How to Make a Godfather Cocktail

Have you ever thought, hm, this scotch is nice, but wouldn’t it be nicer if it was sweeter? Yeah, yeah, you’re not supposed to tamper with a good whisky, but then again, you’re the one drinking the drink, so drink it how you like. And if you think you’d like your scotch with some sweetener, by all means, have at it. This is where the Godfather strides in. It’s dead-simple to make, with scotch as your base spirit and amaretto liqueur for some nutty sweetness. Now, as you may have noticed, both of these two ingredients are alcoholic, and therefore you’d be right to call this drink a doozy. But stirring well with ice and then serving over ice helps to dilute it to a sippable place. Tweak the proportions as needed, and don’t skimp on cheap booze.

A Little Background

The Godfather cocktail came to be sometime in the ’70s, more or less pegged to the release of Francis Ford Coppola’s iconic 1972 movie The Godfather and oftentimes enjoyed after dinner. Now, the Godfather (the man, not the drink) conducted much of his business over tumblers of scotch, with not a drop of amaretto in sight. But whoever invented the Godfather (the drink, not the man) could’ve seen an opportunity for a themed cocktail, adding Italian amaretto as a callback to the Italian Mob. Disarrono, an amaretto brand that helped make the Godfather big at the time, even claimed that Marlon Brando drank Godfather cocktails, although that seems a little too cinematic to be true. History has yet to figure out what really happened.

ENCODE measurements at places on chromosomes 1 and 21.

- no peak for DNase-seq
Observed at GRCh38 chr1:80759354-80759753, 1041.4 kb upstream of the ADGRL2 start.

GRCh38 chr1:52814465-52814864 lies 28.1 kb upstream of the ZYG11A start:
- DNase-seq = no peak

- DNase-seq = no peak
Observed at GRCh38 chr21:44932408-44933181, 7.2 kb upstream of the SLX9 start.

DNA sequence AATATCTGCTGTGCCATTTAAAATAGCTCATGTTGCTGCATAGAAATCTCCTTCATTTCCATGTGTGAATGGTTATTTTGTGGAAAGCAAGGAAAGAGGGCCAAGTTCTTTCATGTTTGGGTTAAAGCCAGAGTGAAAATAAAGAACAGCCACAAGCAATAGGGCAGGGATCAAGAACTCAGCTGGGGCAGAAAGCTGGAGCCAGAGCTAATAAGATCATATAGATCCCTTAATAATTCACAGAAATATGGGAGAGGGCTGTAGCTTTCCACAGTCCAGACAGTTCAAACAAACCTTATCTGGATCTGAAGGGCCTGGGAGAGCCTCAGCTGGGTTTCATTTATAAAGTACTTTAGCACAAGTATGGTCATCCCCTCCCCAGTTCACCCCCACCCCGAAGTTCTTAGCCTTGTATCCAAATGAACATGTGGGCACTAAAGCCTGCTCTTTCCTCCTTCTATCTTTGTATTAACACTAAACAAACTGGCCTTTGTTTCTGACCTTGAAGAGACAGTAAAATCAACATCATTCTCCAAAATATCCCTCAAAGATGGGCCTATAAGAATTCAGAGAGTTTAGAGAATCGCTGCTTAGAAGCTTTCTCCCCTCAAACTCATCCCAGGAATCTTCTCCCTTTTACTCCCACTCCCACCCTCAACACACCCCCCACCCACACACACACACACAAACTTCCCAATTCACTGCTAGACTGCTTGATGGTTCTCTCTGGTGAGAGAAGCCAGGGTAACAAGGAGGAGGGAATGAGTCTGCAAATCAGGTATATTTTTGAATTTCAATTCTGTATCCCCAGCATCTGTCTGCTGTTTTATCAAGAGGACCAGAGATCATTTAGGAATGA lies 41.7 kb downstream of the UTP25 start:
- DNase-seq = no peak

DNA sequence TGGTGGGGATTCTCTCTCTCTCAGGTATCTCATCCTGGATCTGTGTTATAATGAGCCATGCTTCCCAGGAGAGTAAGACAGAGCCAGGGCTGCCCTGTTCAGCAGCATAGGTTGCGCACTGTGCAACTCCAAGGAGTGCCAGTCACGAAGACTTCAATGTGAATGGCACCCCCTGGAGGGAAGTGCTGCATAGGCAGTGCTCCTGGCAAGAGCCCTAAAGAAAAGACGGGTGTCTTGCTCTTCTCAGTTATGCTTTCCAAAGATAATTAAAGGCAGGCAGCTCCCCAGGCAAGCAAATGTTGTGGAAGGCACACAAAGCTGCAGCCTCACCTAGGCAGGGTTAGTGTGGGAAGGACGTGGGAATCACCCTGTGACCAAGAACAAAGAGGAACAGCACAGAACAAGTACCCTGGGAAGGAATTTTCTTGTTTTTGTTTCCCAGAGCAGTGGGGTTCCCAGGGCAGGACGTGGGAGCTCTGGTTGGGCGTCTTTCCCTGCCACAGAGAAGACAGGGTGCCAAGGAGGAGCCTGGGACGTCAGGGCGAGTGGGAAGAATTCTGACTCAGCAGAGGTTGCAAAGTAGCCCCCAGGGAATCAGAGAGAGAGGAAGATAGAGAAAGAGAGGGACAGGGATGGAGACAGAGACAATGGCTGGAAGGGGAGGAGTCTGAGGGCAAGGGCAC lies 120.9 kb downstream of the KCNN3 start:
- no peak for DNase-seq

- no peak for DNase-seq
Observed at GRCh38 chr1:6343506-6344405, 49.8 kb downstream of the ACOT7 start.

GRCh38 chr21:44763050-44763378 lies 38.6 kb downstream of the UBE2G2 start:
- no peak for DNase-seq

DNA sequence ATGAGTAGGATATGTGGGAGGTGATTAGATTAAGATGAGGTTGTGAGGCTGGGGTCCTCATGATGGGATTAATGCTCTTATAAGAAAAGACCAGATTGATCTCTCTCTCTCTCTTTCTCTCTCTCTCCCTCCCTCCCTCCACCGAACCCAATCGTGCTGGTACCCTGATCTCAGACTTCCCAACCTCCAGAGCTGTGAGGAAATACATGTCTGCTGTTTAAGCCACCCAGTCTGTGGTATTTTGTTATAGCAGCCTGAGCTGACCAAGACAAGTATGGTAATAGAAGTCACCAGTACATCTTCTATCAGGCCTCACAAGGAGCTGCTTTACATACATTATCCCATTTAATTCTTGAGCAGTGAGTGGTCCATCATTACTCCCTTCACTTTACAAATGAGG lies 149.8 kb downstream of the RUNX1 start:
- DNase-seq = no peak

If You Like This, Try These

It’s kinda nice to drink cocktails with only two ingredients, isn’t it? Easy. Strong. With that in mind, some others in the liquor-liqueur genre include the Rusty Nail, which is scotch and Drambuie, the Stinger, which is brandy and crème de menthe, and the Blue Moon, which is gin and blue curaçao. The Godfather has a partner in the Godmother too, which swaps scotch for vodka to sweeten with amaretto.

What You Need

Here’s what you need to do a Godfather justice, beyond what you might be able to dig out of the fridge or cupboard.

Food styling by Sean Dooley
Prop styling by Emily Hirsch
Photographed by Jeffrey Westbrook

Source : Esquire